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Orange leaders face shutout in Ukraine election

People travelling on a bus pass a billboard for presidential candidate Sergei Tigipko in Kiev, Ukraine, Wednesday, Jan. 13, 2010. Former economics minister and the Presidential candidate Sergey Tigipko has seemingly come out of nowhere to challenge the front-runners in the final days of Ukraine's presidential election contest. The first round of voting in Ukraine's presidential election is set for January 17. People travelling on a bus pass a billboard for presidential candidate Sergei Tigipko in Kiev, Ukraine, Wednesday, Jan. 13, 2010. Former economics minister and the Presidential candidate Sergey Tigipko has seemingly come out of nowhere to challenge the front-runners in the final days of Ukraine's presidential election contest. The first round of voting in Ukraine's presidential election is set for January 17. (AP Photo/Sergei Chuzavkov)
By Simon Shuster
Associated Press Writer / January 13, 2010

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KIEV, Ukraine—A wealthy businessman has made surprising gains against the two front-runners in Ukraine's presidential race, suggesting a possible shutout for both pro-Western leaders of the 2004 Orange Revolution.

Prime Minister Yulia Tymoshenko and President Viktor Yushchenko have failed to deliver sweeping democratic reform or economic stability, and their constant feuding has put the government in a state of deadlock.

Those failings have helped make pro-Russian opposition leader Viktor Yanukovych the front-runner in Sunday's election.

Tymoshenko, a charismatic leader with wealthy backers, has been expected to advance with Yanukovych to a runoff vote in February. But now Sergei Tigipko, 49, a banking magnate and former economy minister, has pulled even with her according to a poll released Wednesday, suggesting for the first time that neither of the Orange leaders may make it into the second round.

This would overturn the peaceful revolution of 2004 that vaulted Tymoshenko into power and pushed Ukraine away from Russia's orbit and toward a path of European integration.

It would also be a vindication for Yanukovych, whose 2004 election victory was thrown out by the Supreme Court after weeks of mass street protests led by Yushchenko and Tymoshenko.

In the West, the Orange Revolution was seen as a victory for democracy and for efforts to loosen Russia's influence over ex-Soviet states. But five years on, Ukraine's bids to join NATO and the EU have hardly gotten off the ground, and most leading politicians are seeking to rebuild ties with Russia.

Yushchenko, an adamant westernizer, is an exception, but his approval ratings are in the single digits and his re-election campaign is a longshot.

The opinion poll released Wednesday by Russian state-run polling agency VTsIOM put Tigipko slightly ahead of Tymoshenko with 14.4 percent support against her 13.9 percent. Yanukovych was far ahead with 30.5 percent in the poll, which was conducted Jan. 3-10 and had a margin of error of plus or minus 4 percentage points.

Ukraine's election rules prohibited local polling agencies from releasing surveys after Jan. 2. The most recent Ukrainian survey, released Dec. 29 by polling agency FOM-Ukraine, put Tigipko in third place behind Tymoshenko in the country as a whole, but ahead of her in southern and eastern Ukraine by several percentage points. That survey was conducted Dec. 17-22 and also had a margin of error of 4 percentage points.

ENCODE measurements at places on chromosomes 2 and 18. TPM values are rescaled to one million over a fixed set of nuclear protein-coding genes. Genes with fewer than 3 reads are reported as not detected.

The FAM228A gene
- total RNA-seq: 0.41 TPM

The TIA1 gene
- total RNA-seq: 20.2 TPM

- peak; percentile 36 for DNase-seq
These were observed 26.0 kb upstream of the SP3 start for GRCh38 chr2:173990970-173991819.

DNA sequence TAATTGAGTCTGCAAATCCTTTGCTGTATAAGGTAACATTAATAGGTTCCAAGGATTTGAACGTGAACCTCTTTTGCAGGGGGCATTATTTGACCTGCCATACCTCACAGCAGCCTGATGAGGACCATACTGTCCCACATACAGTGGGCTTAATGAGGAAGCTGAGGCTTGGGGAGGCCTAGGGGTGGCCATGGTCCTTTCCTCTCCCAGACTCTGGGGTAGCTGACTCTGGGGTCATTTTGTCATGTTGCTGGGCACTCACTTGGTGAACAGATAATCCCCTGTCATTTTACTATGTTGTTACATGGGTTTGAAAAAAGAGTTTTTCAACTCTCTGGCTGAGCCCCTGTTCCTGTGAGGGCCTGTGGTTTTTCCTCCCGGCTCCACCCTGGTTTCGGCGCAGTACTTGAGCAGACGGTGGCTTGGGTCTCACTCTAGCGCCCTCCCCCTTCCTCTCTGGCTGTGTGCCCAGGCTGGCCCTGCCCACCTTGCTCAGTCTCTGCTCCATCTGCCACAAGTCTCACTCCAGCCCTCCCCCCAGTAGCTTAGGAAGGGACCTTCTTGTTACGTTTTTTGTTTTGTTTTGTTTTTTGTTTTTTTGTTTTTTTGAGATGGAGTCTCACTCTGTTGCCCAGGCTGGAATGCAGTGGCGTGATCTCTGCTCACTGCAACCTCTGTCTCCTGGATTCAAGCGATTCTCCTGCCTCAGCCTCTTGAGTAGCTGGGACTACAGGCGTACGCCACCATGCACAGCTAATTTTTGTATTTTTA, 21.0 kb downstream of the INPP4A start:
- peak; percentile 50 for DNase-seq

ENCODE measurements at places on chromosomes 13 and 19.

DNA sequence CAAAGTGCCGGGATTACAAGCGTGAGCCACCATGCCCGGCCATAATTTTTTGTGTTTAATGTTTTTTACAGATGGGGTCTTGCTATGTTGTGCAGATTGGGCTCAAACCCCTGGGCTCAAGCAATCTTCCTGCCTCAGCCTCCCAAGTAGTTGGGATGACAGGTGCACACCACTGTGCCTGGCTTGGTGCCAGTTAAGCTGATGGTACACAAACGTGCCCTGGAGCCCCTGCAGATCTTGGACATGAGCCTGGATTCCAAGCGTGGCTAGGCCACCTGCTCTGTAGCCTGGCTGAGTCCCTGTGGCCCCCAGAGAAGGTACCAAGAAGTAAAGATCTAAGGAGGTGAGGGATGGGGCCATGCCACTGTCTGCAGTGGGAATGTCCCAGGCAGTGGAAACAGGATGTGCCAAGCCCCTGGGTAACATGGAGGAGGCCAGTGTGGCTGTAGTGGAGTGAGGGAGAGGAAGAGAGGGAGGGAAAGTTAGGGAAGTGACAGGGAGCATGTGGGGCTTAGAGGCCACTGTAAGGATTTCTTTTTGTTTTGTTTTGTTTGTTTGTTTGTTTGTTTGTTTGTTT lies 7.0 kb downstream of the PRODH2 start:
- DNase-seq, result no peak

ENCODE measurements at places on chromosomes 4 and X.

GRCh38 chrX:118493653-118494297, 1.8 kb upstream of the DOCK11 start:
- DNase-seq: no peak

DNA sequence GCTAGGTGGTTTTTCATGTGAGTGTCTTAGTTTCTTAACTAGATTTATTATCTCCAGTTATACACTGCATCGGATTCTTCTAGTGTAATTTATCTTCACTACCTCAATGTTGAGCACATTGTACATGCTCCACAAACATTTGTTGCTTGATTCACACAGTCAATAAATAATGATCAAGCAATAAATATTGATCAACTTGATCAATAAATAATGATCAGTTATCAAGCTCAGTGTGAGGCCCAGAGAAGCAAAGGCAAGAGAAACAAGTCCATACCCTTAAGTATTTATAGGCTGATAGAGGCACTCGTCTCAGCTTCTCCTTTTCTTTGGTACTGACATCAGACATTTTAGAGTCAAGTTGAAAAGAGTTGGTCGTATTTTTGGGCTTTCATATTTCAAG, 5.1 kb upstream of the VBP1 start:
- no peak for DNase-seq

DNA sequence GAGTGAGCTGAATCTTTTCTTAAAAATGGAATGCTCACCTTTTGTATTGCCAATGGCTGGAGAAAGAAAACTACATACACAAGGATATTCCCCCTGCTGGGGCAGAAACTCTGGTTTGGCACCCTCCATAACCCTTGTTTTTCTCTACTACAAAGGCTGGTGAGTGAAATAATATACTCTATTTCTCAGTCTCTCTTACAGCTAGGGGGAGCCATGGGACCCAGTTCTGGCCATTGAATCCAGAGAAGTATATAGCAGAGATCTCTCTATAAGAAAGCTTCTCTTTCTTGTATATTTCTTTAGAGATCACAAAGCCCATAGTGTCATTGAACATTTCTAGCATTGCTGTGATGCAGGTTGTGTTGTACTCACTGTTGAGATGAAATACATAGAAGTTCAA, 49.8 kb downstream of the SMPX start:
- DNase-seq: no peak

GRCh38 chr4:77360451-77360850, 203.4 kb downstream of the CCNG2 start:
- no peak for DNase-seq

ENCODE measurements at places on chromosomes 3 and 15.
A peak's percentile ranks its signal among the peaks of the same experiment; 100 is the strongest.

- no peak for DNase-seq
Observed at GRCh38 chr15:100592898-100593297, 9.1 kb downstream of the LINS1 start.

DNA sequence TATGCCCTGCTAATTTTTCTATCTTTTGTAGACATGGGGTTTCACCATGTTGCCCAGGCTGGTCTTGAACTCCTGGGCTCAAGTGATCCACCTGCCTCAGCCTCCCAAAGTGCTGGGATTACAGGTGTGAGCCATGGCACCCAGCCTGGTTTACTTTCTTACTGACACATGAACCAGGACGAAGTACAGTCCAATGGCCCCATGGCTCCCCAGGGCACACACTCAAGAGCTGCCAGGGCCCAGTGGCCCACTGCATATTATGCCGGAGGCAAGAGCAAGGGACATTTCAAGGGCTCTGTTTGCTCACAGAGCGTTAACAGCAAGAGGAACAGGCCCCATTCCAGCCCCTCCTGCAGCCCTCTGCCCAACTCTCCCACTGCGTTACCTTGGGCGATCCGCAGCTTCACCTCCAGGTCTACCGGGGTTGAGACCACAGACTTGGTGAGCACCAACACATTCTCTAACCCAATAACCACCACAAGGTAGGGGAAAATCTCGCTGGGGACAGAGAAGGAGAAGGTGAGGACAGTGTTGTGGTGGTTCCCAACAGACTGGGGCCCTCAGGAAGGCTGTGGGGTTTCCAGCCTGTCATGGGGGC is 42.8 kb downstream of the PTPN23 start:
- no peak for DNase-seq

Tigipko said Wednesday he has already spent about $11 million of his banking fortune on the campaign, bolstering the image he has tried to project of an independent candidate not beholden to any of Ukraine's business or political factions.

Tigipko's popularity began to surge after the amateur bodybuilder appeared on the December cover of Men's Health magazine in Ukraine wearing a tight T-shirt and jeans. He followed this up with appearances on TV talk shows and a huge advertising campaign that covered the Ukrainian capital with his billboards.

At a press conference Wednesday, Tigipko sought middle ground between Yanukovych's pro-Russian platform and Tymoshenko's traditional focus on Ukrainian nationalism and European integration.

He said Ukraine was not yet ready to seek membership in the European Union or NATO and must first focus on forming a unified government that can stimulate the country's flagging economy. In the long term, however, he said Ukraine must move toward European integration.

Tigipko also said he would seek to repair damaged relations with Russia and would extend the lease Russia has on a naval base in the Ukrainian city of Sevastopol if Moscow made "a good offer." But he said he would not make Russian an official language in Ukraine -- as Yanukovych vows to do -- one of the most divisive issues in the election campaign so far.

Whereas Tymoshenko usually speaks only Ukrainian and Yanukovych prefers Russian, Tigipko switched back and forth between the two languages Wednesday.

At the final press conference of his luckless campaign, Yushchenko said Tuesday that Yanukovych would likely progress into the second round but not win.

"Whoever goes to the second round with him will defeat him," Yushchenko said.

Unless one candidate gets more than 50 percent of the vote Sunday -- and with 18 people in the race this appears unlikely -- the two top finishers will go head-to-head on Feb. 7.